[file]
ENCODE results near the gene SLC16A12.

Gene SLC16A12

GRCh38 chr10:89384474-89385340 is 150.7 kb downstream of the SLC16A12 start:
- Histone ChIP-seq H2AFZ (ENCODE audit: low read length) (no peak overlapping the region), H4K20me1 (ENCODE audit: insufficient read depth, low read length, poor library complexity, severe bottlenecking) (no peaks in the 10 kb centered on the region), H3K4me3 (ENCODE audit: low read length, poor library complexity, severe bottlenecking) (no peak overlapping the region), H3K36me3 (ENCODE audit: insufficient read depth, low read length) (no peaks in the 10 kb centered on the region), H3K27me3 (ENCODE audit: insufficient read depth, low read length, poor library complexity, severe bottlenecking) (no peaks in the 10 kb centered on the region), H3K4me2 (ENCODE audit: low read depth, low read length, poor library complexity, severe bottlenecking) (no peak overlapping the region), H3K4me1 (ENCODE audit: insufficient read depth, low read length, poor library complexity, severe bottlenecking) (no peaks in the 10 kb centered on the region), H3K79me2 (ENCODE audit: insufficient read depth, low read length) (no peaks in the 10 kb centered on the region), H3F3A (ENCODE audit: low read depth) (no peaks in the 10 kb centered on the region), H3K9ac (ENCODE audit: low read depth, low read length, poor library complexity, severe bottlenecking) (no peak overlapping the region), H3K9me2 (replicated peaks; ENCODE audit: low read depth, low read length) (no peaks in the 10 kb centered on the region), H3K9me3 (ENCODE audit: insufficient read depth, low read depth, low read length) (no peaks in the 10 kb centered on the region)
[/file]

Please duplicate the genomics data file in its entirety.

ENCODE results near the gene SLC16A12.

Gene SLC16A12

GRCh38 chr10:89384474-89385340 is 150.7 kb downstream of the SLC16A12 start:
- Histone ChIP-seq H2AFZ (ENCODE audit: low read length) (no peak overlapping the region), H4K20me1 (ENCODE audit: insufficient read depth, low read length, poor library complexity, severe bottlenecking) (no peaks in the 10 kb centered on the region), H3K4me3 (ENCODE audit: low read length, poor library complexity, severe bottlenecking) (no peak overlapping the region), H3K36me3 (ENCODE audit: insufficient read depth, low read length) (no peaks in the 10 kb centered on the region), H3K27me3 (ENCODE audit: insufficient read depth, low read length, poor library complexity, severe bottlenecking) (no peaks in the 10 kb centered on the region), H3K4me2 (ENCODE audit: low read depth, low read length, poor library complexity, severe bottlenecking) (no peak overlapping the region), H3K4me1 (ENCODE audit: insufficient read depth, low read length, poor library complexity, severe bottlenecking) (no peaks in the 10 kb centered on the region), H3K79me2 (ENCODE audit: insufficient read depth, low read length) (no peaks in the 10 kb centered on the region), H3F3A (ENCODE audit: low read depth) (no peaks in the 10 kb centered on the region), H3K9ac (ENCODE audit: low read depth, low read length, poor library complexity, severe bottlenecking) (no peak overlapping the region), H3K9me2 (replicated peaks; ENCODE audit: low read depth, low read length) (no peaks in the 10 kb centered on the region), H3K9me3 (ENCODE audit: insufficient read depth, low read depth, low read length) (no peaks in the 10 kb centered on the region)